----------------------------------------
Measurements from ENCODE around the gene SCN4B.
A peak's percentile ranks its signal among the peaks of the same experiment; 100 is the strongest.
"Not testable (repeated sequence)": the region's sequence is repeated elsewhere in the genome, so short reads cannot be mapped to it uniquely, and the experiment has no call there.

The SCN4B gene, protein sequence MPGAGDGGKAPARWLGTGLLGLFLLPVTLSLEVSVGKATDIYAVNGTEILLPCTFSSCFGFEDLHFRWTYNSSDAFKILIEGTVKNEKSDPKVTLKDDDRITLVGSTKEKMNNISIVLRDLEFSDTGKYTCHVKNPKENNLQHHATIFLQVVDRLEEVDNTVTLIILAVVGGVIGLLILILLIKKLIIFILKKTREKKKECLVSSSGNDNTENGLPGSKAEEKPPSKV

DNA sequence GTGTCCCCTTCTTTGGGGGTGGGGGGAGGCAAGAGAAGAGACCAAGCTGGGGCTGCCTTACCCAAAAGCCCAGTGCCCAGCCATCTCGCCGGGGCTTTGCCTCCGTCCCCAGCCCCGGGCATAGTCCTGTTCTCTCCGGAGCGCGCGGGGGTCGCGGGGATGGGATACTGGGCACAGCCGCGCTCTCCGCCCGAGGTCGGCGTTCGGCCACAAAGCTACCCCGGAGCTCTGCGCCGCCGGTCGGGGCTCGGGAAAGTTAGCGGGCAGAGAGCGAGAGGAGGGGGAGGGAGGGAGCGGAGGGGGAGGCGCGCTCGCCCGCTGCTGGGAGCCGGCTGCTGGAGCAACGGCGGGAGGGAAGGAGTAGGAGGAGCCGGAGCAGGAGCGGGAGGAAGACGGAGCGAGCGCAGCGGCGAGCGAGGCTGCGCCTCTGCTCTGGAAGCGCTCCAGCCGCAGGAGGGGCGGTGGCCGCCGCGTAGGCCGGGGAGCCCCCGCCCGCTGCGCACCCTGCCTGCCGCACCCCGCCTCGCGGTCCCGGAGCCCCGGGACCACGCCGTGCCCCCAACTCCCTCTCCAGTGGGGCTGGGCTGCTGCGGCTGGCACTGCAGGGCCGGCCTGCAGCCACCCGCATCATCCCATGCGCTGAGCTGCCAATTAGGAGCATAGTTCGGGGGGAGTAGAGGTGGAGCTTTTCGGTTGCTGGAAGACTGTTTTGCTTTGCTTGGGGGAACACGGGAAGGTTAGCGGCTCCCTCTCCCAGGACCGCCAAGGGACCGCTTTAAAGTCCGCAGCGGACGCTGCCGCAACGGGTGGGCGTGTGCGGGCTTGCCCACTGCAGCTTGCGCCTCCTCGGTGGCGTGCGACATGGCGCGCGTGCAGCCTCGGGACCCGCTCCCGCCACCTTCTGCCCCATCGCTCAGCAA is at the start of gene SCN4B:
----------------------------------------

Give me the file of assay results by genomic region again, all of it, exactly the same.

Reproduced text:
Measurements from ENCODE around the gene SCN4B.
A peak's percentile ranks its signal among the peaks of the same experiment; 100 is the strongest.
"Not testable (repeated sequence)": the region's sequence is repeated elsewhere in the genome, so short reads cannot be mapped to it uniquely, and the experiment has no call there.

The SCN4B gene, protein sequence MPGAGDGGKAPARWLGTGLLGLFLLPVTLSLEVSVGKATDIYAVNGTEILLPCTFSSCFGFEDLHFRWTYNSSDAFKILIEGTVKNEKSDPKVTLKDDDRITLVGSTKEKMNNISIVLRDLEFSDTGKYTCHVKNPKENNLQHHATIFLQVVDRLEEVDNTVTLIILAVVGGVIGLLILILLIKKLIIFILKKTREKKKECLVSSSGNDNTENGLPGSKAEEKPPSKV

DNA sequence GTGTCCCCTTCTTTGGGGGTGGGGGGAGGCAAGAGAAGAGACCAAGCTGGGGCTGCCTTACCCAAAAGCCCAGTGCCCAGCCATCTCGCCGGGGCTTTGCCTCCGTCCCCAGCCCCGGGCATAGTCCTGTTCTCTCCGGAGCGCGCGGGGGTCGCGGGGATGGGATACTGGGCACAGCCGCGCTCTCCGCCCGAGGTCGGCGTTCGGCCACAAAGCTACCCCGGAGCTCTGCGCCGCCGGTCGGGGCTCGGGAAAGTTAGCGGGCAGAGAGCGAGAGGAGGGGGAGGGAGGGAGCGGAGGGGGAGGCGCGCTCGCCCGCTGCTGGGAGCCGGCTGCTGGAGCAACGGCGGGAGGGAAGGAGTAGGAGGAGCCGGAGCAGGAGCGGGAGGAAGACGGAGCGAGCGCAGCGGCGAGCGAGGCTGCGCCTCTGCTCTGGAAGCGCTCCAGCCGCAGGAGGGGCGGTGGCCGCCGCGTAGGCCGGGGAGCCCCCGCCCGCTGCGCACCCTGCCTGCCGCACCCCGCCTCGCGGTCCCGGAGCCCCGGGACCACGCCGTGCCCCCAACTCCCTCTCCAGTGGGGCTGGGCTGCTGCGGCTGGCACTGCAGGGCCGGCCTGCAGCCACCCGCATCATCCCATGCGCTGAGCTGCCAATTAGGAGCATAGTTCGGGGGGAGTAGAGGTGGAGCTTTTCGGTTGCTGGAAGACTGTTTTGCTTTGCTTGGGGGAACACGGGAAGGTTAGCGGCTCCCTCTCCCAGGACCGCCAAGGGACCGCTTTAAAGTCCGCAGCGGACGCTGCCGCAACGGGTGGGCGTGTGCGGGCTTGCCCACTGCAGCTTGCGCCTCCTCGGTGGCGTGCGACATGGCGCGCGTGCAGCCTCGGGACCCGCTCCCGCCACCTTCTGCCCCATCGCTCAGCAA is at the start of gene SCN4B: